Cintra has formed a limited partnership with Zachry Construction Corporation, but this is a partnership in which Cintra controls 85 percent of the equity, with only 15 percent with the construction firm, Stall said.

Stall also discussed the actions of Cintra in Indiana, saying that ITR Concession Co., a subsidiary of Macquarie-Cintra (Macquarie is an Australian company), purchased tolling rights to the Indiana Toll Road in January. The company then placed barrels blocking the emergency crossings on the roadway. These barrels, each weighing about 100 pounds, have impeded the efforts of police, fire and emergency medical personnel, all of whom have requested that the barrels be moved, Stall said. While Cintra’s subsidiary has pledged to put into place a new system that will allow emergency vehicles access while denying access to the general public, Stall said the barrels are still in place.

Excessive takings

According to TxDOT’s plans, the TTC will utilize a swath of land 1,200 feet wide. However, Corridor Watch asserts that engineers at the University of Texas in Austin examined the plan, which includes six lanes of car traffic, four lanes of truck traffic, six rail lines and utility easements, and discovered that of this 1,200 feet, 435 feet will not be used for the corridor itself. The extraneous land, which adds up to 146 acres per lane mile, “is being left over for property development,” Stall said, adding that once the 8,000-mile corridor is completed, the 435 extra feet will result in the taking of an extra 1.2 million acres or 1,875 square miles.

This is an area larger than the state of Rhode Island, which is 1,545 square miles, and the state of Delaware, which is 1,954 square miles, Stall said.

According to research done by the group, the path proposed by Plan No. 5, which would run between Waxahachie and Ennis, as many as 8,400 acres of land could be taken for the TTC.

“It’d be one thing to take 300 feet to build a corridor of roads,” Stall said. “It’d be one thing to take 400 feet. But they’re going to take 1,200 feet.”

Design and Intentions

“It’s not about transportation,” Stall said, saying, “It’s about generating revenue,” and adding, “It’s about generating revenue for transportation, I’ll give them that, but it is about money.”

Stall points out that the six-car lanes (three going each direction) are in the center of the proposed corridor, and that the only way to allow these cars to enter or exit would be via “flyover bridges.” However, Stall asserts that “in the entire plan, there is not a single dollar for a single on-ramp or off-ramp.”

Since the toll road would charge travelers a rate per mile for their axle-class, fewer exits mean that people may end up traveling farther on the tollway, thus increasing their tolls.

Stall also claims that in TxDOT literature, the reasoning behind beginning construction in the Dallas/Fort Worth area is due to the area’s “toll-generating potential.”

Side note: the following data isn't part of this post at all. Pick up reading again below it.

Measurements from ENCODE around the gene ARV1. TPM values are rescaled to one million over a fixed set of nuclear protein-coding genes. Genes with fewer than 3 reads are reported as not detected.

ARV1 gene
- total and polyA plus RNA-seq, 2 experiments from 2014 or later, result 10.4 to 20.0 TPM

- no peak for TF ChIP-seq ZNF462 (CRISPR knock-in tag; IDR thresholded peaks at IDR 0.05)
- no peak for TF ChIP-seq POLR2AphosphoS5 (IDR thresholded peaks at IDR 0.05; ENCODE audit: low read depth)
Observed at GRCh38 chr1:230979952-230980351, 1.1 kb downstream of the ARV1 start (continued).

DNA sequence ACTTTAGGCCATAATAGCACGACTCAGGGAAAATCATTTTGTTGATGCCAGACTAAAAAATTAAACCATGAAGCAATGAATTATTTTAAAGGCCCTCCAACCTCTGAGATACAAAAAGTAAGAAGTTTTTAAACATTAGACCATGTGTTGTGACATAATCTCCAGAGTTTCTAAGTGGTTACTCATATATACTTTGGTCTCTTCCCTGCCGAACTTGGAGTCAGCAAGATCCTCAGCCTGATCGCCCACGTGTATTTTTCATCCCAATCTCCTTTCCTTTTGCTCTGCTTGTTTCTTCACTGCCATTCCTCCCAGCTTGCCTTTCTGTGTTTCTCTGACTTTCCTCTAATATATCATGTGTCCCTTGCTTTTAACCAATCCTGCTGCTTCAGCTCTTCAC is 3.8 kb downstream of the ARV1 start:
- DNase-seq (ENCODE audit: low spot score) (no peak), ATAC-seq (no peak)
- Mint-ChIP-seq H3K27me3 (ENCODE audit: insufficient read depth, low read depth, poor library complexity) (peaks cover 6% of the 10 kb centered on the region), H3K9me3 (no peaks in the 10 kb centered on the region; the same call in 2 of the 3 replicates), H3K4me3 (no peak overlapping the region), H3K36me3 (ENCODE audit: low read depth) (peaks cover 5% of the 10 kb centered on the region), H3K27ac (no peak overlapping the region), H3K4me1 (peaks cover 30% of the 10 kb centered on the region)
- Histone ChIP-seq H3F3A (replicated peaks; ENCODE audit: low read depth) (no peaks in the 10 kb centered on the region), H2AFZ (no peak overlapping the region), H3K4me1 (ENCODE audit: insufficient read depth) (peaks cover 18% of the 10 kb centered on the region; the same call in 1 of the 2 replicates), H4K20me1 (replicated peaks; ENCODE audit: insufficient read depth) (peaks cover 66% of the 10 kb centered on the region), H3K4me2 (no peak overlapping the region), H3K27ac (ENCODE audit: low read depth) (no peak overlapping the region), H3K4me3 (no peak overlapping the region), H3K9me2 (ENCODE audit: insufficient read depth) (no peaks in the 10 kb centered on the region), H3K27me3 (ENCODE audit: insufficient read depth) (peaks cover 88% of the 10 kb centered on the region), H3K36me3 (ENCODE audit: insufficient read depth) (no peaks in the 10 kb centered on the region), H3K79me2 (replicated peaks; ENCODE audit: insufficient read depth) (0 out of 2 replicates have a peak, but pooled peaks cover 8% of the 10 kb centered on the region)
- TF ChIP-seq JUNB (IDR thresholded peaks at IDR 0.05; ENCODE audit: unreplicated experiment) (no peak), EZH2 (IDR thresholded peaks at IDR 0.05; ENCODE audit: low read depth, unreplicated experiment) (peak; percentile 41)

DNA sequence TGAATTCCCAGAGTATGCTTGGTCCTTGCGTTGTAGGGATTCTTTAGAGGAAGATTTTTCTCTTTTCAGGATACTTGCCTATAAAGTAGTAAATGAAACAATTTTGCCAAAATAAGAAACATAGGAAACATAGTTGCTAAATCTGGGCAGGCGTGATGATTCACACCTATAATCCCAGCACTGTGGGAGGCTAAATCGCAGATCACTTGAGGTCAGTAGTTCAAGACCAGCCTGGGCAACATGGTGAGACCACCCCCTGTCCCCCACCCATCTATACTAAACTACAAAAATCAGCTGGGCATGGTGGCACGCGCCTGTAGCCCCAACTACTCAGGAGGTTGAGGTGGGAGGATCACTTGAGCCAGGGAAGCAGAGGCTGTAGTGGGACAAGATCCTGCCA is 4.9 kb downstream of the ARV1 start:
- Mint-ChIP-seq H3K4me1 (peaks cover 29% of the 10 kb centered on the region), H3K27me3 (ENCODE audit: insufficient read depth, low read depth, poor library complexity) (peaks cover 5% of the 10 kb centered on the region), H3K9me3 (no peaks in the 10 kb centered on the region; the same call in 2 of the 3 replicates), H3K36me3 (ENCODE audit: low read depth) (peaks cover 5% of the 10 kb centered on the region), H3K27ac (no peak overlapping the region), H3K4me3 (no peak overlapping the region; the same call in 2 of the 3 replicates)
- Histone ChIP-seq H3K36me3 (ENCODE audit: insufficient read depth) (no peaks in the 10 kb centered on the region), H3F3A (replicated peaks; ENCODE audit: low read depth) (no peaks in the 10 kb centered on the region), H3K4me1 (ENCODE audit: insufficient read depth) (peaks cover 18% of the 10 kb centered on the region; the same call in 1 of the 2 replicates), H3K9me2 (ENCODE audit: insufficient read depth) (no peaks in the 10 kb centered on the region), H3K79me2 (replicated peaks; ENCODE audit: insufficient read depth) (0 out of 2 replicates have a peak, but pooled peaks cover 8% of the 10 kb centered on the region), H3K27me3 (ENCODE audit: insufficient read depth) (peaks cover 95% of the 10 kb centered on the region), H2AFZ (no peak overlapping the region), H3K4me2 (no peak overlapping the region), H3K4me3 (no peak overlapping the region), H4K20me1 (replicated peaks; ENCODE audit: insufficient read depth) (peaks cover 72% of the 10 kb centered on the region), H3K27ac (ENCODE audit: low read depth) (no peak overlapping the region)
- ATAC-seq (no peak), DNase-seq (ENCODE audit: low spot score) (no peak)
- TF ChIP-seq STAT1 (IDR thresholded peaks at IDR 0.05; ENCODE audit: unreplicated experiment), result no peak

Noting that the agreement transfers the rights to the tollways after 50 years, Stall notes that the average lifespan of a highway is 45 years.

Stall said the law passed by the state Legislature does not prohibit the implementing of tolls on overpasses crossing the corridor. While the law does not say that a toll will be put into place, it does not say it will not be, he said.

According to Stall’s report, the cost of a paved county road bridge in 2002 was $2,661,750; for a two-lane highway overpass, the cost was $4,709,250. It is important to note, Stall said, that each of these bridges would “probably have to have 24 feet of clearance” since the double-stacking of trucks up to 22 feet would be acceptable on the corridor. Additionally, each overpass would have to span the quarter-mile width of the corridor.

History of Corridor Watch

Corridor Watch was begun in 2002 when Linda Stall first heard about the corridor project and requested materials from the Texas Department of Transportation and then began to investigate further.

Stall got her husband, David, then city manager of Columbus and now a city administrator in Shore Acres, involved in her investigation. He built the first of two Web sites he would design, In 2004, the Web site became

The mission of Corridor Watch, the Stalls said, is to educate the public about what they believe to be a negative development for the state of Texas.

Corridor Watch is a non-partisan organization and, according to David Stall, does not endorse political candidates. While Linda Stall works for the independent gubernatorial candidate Carole Keeton Strayhorn campaign, she said her actions in supporting Strayhorn represent a personal endorsement, not an endorsement by Corridor Watch. It was acknowledged that Linda still plays a role in Corridor Watch’s activities.

Corridor Watch began with members in two Texas counties; it now has members in 186, David Stall said, noting that the Blackland Coalition has pledged its support for the group.

Of the five Texas gubernatorial candidates, Strayhorn, independent Kinky Friedman, Libertarian James Werner and Democrat Chris Bell have stated their opposition to the construction of the Trans-Texas Corridor. Incumbent Rick Perry, a Republican, initiated the project and has maintained his support for it.

On the Internet

Corridor Watch:

Chris Bell campaign site:

Kinky Friedman campaign site:

Rick Perry campaign site:

Carole Keeton Strayhorn campaign site:

James Werner campaign site:

Trans-Texas Corridor:

© 2006 The Daily Light:


"The Gov. is pushing the collection of tolls just past the November election because he knows it's going to cost him votes and probably the election."

Toll roads to open Nov. 1

Perry aide denies that earlier debut before election is politically motivated

September 16, 2006